What is the difference between open, voluntary and mandatory state laws around drug testing?

By Elly McGuinness | Last updated: December 3, 2020

Federally regulated industries such as transportation and aviation must comply with federal regulations around drug testing. Private employers outside of these specific industries are generally not required to have a drug-free workplace drug and alcohol policy.

Employers who are not required by law to undertake workplace drug and alcohol testing may still choose to do so in the interest of the associated workplace health and safety benefits [Find out more in "Everything employers need to know about workplace drug testing"]. Although these companies do not need to follow federal regulations around drug testing, they do still need to comply with federal laws around workers' rights.

Outside of federally regulated industries, employers can choose from a range of drug testing options including pre-employment testing, random testing, reasonable suspicion testing, and post-accident testing [Find out more in "State drug testing Laws: What should employers know?"].

State regulations govern these types of tests and it's essential that employers understand and comply with applicable state laws. All states allow drug testing but their laws can vary significantly. Companies with offices in more than one state must adhere to the requirements applicable to each different state. Different regulations can apply to different types of drug and alcohol tests, even within the same state.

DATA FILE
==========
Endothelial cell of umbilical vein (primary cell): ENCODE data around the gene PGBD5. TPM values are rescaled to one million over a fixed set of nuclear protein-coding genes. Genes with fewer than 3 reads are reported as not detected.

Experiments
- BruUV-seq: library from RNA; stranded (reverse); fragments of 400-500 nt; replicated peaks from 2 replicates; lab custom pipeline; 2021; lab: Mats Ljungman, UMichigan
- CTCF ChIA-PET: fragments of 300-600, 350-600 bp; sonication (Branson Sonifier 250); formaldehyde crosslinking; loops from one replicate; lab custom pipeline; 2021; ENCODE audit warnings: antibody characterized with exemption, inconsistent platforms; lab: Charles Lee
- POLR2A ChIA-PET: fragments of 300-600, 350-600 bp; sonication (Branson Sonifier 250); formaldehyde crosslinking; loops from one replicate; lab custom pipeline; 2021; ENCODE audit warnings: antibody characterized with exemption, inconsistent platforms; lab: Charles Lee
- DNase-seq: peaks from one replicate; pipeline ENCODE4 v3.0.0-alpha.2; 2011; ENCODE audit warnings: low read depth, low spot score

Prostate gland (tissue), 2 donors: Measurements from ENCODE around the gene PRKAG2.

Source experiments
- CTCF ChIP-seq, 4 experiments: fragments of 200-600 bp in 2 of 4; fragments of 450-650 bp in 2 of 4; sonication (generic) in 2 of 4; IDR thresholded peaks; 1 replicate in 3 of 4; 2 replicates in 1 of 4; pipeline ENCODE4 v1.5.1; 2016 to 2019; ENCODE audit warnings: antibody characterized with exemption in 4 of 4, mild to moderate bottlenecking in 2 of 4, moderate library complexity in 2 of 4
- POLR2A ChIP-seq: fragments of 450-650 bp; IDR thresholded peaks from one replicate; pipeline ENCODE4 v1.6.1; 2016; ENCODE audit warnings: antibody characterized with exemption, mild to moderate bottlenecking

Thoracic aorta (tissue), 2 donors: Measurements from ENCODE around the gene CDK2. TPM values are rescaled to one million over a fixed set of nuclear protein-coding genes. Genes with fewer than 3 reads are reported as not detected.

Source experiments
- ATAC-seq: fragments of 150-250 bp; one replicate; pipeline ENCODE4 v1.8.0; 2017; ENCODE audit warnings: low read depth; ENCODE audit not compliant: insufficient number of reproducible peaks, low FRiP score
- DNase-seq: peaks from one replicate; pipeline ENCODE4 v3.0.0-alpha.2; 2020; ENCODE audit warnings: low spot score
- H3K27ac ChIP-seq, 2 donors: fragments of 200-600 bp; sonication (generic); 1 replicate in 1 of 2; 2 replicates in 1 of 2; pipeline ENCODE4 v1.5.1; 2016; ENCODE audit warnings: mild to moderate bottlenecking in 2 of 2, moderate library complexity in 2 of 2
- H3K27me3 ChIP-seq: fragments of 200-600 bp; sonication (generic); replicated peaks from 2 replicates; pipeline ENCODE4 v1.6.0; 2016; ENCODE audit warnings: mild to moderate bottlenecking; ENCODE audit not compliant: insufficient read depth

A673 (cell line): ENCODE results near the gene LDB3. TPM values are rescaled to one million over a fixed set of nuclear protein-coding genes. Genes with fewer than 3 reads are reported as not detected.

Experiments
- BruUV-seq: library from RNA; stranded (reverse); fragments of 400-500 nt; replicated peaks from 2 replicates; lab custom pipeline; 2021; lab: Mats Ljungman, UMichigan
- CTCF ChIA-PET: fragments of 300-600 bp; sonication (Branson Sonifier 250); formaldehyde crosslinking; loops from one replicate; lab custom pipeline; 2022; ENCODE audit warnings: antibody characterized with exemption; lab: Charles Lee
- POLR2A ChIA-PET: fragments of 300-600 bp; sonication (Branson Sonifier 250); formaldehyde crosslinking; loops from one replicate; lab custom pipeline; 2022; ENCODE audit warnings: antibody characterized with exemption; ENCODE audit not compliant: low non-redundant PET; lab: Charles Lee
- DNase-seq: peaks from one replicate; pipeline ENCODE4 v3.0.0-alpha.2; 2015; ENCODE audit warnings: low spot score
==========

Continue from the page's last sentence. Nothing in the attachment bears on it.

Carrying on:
State laws can fall into one of three categories when it comes to drug testing regulations: open, voluntary or mandatory.

Open states generally do not have any specific guidelines or requirements for workplace drug and alcohol testing. This means that employers in these states can choose any type of testing they feel would be appropriate, and they can also choose not to test at all if they don't want to.

Voluntary states offer incentives for testing as a way to encourage employers to participate. Examples include discounts on compensation premiums for workers. If an employer chooses to participate in their state's drug testing program, they must follow the established guidelines. Voluntary state laws can also include consequences for positive screening results, such as the withholding of worker's compensation.

As the word "voluntary" indicates, employers are not required to participate with incentive testing set up by the state. If they choose not to participate, they can carry out another type of drug and alcohol testing program of their choice.

Mandatory states set specific guidelines and requirements for drug and alcohol testing, which workplaces must adhere to. Incentives are not provided in mandatory states, but workplaces who don't comply will meet consequences such as fines or lawsuits.

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Written by Elly McGuinness

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Elly has been inspiring people to make sustainable changes to their health, fitness and lifestyle for the past 15 years. She offers online solutions for people who are looking to get started on, or improve their health and fitness. She blogs regularly, writes for a number of health and well-being publications and is the published author of a holistic weight loss book.

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